He studied at the Leningrad Conservatory and made his debut, as Lensky, with the Kirov in 1930, remaining with the company until 1944. In that year he moved to the Bol'shoy, where he had his most significant success. Nelepp possessed a lyric-dramatic tenor capable of an amazing range and intensity of expression, making him an ideal exponent of such roles as Florestan, Gustavus III, Manrico, Radames, Don José, Sobinin (‘’A Life for the Tsar’’), Dmitry (‘’Boris Godunov’’), Golitsin (‘’Khovanshchina’’), Yury (‘’The Enchantress’’), Hermann, Andrey (‘’Mazepa’’) and Sadko, several of which he recorded. He sang in approximately 20 complete opera sets, among which his agonized portrayal of the obsessive Hermann in the Melodiya recording of The Queen of Spades is an unrivalled achievement.

Max Kuttner (Tenor) (Baden, Austria 24 February 1883 - Straubing, Germany 17 October 1953)

After a technical education Kuttner worked first as a designer in Frankfurt am Main, but there he also trained as a singer. In 1905 he made his debut at the Lortzing Theater in Berlin. After training his voice, he began his stage career in 1904 at the Court Theater of Weimar and sang since 1906 at the Lortzing Theater in Berlin. He specialized in the tenor buffo roles in which he proved to be a superior actor. He sang Jacquino in "Fidelio", Pedrillo in the "Entführung aus dem Serail", Monostatos in the "Zauberflöte". His career took place mainly at various Berlin theaters. He moved to the field of operetta in the twenties and had great success as an operetta tenor in Berlin. He became known as a radio and record singer. In 1933 he left Germany as a Jew and finally came to China. There he appeared in operettas in Shanghai (1940-1941). After the Second World War, he returned to Germany, where he died in 1953 in Straubing in Bavaria. Married the opera singer Nelly Bondy, who sang in Weimar and at the Komische Oper in Berlin.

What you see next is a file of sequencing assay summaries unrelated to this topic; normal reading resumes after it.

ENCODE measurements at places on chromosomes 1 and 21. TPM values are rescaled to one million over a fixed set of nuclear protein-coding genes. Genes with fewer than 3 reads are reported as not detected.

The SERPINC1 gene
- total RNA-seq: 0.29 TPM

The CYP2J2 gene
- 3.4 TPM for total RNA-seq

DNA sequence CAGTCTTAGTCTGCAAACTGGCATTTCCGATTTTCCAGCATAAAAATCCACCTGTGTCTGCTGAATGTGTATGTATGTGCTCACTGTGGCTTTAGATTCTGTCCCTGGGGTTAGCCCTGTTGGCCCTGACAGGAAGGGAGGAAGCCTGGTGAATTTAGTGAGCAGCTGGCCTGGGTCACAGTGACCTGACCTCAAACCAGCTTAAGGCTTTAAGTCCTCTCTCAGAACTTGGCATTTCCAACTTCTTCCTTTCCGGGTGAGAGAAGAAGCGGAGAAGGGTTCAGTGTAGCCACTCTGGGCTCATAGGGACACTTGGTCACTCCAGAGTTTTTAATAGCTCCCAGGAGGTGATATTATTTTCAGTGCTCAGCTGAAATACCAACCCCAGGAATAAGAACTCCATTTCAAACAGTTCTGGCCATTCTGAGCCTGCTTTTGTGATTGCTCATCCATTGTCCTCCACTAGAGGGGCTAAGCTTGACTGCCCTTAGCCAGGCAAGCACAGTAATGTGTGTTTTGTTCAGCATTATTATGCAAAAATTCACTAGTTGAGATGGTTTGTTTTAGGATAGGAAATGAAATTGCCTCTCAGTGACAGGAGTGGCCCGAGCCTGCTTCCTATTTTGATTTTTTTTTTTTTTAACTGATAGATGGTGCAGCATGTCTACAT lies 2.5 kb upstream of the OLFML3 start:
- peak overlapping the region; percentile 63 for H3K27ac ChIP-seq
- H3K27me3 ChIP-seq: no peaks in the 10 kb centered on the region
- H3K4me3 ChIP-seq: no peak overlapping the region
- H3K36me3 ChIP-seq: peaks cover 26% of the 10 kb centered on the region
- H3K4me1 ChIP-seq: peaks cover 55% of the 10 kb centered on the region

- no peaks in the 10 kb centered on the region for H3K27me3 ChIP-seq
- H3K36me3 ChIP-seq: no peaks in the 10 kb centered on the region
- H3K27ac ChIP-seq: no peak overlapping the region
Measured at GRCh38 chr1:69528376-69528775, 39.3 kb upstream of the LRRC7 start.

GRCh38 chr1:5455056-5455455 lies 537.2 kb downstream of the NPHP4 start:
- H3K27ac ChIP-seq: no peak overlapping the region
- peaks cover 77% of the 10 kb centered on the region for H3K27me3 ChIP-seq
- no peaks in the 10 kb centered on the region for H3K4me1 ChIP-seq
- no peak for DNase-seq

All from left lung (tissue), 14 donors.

Oct 10, 2018

Mafalda Salvatini (Soprano) (Baiae, Italy 17 October 1886 - Lugano, Switzerland 13 June 1971)


Her father was an officer of the Neapolitan army and she was already orphaned when she was four. She studied singing under Jean de Reszke and Pauline Viardot-Garcia in Paris. In 1908, during a guest performance at the Berlin Court Opera, she caused a sensation as Aida and from 1911 to 1914 she was a member of this opera house. In 1912 she performed at the Hofoper in Munich, in 1913 at the Grand Opéra in Paris, where she performed as Valentine in "Les Huguenots" of G. Meyerbeer. In the 1914-1923 seasons she was engaged by the German Opera House in Berlin-Charlottenburg. Although in the 1924-1926 seasons she again appeared at the State Opera (the former Hofoper) in Berlin, but came back in 1926 to the German Opera House, where she continued her career until 1932. In 1926 she created for Berlin the title role in G. Puccini’s opera "Turandot", where she scored one of her greatest successes. In 1927 she was a guest at the Dresden State Opera, in 1922 and 1928 at the Vienna State Opera, in 1928 at the Riga Opera House. She also made guest appearances in Holland and Belgium, but never in her native Italy. At the beginning of the thirties she married the Lithuanian Ambassador in Germany. After her retirement she lived in the Swiss canton of Ticino.